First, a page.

An ex-NSA contractor who admitted stashing some 50TB of secret US government documents and exploit code at his home was today sentenced to nine years behind bars.
Harold Martin, 54, was given the nine-year term along with an additional three years of supervised release by Judge Richard Bennett in a US federal district court in Maryland.
The sentence was in line with the guidelines for the single count of willful retention of defense information that Martin agreed to plead guilty to as part of a plea deal that was cut earlier this year.
Martin admitted to collecting terabytes of hush-hush dossiers, manuals, code, blueprints, and such files, from the NSA over the course of his 22-year career as a private contractor with the American intelligence agency. From 1993 to 2006, Martin hoarded data classified as "Secret" and "Top Secret" and took them home to his Maryland residence.
The documents Martin stole were said to include NSA reports on its targets and the intrusion techniques foreign hacking groups had used against Uncle Sam. He also collected software and documents on the exploits and monitoring tools that NSA and US government hackers used against foreign targets.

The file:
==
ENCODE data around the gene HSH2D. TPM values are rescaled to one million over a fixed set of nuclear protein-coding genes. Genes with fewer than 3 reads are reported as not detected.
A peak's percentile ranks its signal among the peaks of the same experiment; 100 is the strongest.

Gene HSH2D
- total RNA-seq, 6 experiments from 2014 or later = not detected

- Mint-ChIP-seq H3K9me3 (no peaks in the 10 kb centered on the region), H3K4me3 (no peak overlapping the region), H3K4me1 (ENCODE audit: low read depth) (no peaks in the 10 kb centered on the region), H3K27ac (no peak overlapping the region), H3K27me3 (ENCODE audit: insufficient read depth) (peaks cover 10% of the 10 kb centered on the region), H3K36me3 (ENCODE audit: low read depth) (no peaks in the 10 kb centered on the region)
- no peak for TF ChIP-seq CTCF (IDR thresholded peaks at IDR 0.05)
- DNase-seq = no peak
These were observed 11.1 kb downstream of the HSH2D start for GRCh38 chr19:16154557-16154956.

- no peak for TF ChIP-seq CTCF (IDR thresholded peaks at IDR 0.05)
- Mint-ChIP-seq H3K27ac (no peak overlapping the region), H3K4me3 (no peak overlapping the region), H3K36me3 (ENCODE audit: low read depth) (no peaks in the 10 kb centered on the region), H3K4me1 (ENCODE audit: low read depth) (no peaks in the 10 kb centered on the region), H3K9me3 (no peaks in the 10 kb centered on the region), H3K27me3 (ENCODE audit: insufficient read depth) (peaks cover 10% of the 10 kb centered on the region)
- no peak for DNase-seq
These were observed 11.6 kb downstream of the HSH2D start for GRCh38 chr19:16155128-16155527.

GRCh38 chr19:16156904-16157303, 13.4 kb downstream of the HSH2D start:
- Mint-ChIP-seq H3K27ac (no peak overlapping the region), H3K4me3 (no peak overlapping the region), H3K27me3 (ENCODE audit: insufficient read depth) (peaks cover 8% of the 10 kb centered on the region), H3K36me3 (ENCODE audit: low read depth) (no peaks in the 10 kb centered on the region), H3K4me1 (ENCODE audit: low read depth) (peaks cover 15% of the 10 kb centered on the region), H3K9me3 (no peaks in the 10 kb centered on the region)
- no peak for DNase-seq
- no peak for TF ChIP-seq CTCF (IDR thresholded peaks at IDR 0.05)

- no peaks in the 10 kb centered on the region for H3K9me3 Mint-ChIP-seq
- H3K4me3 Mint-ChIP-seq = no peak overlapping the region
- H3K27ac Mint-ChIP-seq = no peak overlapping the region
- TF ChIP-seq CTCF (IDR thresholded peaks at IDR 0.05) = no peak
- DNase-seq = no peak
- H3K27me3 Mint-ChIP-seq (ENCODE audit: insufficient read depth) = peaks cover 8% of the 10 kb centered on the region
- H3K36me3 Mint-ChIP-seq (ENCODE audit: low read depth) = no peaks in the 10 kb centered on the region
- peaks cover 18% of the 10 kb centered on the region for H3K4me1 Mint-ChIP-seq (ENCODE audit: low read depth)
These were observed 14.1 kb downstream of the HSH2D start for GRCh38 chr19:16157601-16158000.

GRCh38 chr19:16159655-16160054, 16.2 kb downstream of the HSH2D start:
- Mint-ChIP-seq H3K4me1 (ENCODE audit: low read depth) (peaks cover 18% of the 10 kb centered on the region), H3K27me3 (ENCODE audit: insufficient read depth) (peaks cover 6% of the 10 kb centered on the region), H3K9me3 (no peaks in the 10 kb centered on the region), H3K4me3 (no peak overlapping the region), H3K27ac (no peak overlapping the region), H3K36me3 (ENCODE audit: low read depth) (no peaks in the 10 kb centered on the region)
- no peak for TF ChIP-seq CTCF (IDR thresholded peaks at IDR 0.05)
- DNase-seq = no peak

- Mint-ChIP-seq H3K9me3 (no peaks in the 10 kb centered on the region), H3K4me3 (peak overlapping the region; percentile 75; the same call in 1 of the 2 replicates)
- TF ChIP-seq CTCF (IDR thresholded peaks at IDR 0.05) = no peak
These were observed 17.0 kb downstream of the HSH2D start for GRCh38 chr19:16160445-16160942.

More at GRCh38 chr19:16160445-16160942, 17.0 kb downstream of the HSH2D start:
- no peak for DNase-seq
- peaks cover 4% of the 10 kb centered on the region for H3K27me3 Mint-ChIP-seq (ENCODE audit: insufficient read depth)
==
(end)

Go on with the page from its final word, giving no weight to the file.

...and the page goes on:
"Many of the documents Martin stole bore standard markings indicating that they contained highly classified information of the United States, including 'Secret' and 'Top Secret', as well as Sensitive Compartmented Information. The information in the classified documents included National Defense Information," the government said in its 2017 indictment (PDF) of the ex-contractor.
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"Martin retained stolen documents, in hard copy and digital form, containing National Defense Information and classified information in a number of locations within his residence and in his vehicle."
It is believed that some of those documents and code would eventually end up as part of the massive Shadow Brokers intelligence dump.
Lawyers for Martin argued that he never intended to disseminate any of the collected NSA information. Rather, he was seeking to build a personal archive of data in part due to hoarding tendencies he had developed.
In taking the single guilty plea, he avoided a longer sentence from nine other charges of the same crime. Still, it is the longest sentence yet given to a person convicted of leaking US intelligence documents.
By comparison, NSA whistleblower Reality Winner was handed a five year sentence for her document leak, and ex-contractor Nghia Pho got five and a half years for taking home classified docs that were later stolen by Russian hackers. ®